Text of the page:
THE owner of a Huddersfield karaoke bar has been banned from playing music.
Linda Gibson was caught playing music without a licence at The Shoehorn bar on New Street.
An inspector from Phonographic Performance Ltd called at the Shoehorn and heard songs such as Sweet Dreams My LA Ex, by Rachel Stevens, Like Glue, by Sean Paul and Breathe, by Blu Cantrell being played.
Mrs Gibson was not at London's High Court to hear her case.
Mr Justice Leweson said if mechanically recorded music - tapes or CDs - were played at any premises she owns before her licence was updated she could be fined £10,000 and serve two years in prison.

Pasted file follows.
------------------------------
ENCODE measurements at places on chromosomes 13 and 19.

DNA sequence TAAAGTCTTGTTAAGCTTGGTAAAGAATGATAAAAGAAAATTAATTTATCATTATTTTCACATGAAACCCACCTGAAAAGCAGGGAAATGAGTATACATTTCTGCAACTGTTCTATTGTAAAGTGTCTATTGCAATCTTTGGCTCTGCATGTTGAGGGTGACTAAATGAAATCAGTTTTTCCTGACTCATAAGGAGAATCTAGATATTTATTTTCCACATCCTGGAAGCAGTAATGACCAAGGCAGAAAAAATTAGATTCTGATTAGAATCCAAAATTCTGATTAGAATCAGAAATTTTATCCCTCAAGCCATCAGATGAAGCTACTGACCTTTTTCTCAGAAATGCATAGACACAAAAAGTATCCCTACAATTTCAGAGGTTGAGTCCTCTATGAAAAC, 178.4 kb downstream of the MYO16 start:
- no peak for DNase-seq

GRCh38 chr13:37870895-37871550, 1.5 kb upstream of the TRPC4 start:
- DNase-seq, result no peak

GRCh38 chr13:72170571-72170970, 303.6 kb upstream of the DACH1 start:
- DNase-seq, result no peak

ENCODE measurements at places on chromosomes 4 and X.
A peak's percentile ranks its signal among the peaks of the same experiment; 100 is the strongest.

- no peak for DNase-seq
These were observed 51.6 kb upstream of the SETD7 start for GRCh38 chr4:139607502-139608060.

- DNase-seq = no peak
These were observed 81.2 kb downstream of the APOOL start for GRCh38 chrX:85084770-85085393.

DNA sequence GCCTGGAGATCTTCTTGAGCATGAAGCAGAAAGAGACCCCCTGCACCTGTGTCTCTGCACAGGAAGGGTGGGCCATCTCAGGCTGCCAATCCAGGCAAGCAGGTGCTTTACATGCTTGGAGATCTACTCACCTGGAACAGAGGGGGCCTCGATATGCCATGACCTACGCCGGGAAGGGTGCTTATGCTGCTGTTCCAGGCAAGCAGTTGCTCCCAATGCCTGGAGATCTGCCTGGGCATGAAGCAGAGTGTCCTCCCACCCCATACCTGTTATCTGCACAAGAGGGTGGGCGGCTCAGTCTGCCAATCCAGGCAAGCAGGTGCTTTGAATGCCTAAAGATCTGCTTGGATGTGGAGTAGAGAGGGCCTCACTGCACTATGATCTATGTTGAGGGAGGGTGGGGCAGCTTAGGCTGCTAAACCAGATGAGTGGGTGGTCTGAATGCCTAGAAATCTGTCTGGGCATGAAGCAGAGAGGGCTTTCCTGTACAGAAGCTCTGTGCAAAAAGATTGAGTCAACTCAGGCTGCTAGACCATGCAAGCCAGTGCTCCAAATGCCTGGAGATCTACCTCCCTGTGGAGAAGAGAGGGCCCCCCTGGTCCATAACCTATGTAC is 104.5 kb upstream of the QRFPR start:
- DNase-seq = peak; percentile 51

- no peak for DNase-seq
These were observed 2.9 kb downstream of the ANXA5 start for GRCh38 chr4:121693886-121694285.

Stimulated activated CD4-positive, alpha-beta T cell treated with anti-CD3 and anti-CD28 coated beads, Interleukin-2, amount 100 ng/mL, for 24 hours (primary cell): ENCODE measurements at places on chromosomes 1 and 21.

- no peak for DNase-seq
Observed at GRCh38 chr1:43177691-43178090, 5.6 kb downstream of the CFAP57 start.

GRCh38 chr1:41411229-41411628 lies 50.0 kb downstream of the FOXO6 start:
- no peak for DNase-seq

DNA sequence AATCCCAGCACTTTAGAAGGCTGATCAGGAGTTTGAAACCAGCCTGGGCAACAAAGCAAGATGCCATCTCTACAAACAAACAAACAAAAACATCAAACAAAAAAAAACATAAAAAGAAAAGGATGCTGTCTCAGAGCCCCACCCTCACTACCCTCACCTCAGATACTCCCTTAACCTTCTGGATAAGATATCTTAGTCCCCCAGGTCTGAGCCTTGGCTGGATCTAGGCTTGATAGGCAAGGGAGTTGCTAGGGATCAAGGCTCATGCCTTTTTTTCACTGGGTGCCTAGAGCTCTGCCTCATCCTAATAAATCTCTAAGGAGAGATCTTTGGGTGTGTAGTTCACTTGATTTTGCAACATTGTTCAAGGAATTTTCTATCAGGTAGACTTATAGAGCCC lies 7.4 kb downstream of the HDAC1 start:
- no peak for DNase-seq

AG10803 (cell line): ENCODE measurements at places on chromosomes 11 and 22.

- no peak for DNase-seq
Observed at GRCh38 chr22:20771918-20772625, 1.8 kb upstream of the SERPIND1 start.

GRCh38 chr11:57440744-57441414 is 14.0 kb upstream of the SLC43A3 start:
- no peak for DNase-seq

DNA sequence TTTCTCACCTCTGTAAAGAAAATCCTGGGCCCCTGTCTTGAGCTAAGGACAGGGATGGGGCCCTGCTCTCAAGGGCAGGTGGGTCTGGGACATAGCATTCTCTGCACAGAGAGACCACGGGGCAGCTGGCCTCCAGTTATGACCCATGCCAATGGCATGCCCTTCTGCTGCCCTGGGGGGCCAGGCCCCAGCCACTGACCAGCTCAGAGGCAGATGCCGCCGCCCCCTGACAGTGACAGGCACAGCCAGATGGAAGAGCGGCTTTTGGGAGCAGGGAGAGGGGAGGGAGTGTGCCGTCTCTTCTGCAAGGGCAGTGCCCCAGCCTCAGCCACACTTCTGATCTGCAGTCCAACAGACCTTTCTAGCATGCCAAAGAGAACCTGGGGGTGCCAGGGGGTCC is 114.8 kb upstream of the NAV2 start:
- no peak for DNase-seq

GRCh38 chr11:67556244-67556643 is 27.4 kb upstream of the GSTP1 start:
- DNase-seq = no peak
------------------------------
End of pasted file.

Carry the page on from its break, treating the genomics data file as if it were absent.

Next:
Mrs Gibson has to pay legal costs for the case of £1,275 within 14 days.
Music licences from the PPL can cost hundreds or thousands of pounds, depending on the size of the audiences involved.
Licences apply to broadcasts on TV, in bars, or on the radio.
The money from licences is paid in royalties to the 30,000 performers and 3,000 record companies which the PPL represent.
The PPL finds out about people not having a licence in several ways.
If someone has not renewed a licence, the PPL write to them to see if one is still required.
If there is no reply, or there are reports of music being played, an inspector is sent to the venue.
Field teams of inspectors also tour bars and clubs at random.
Jill Drew, of the PPL, said: "When something goes to court it is a last resort. The person will have had several letters and phone calls before the matter goes to a solicitor."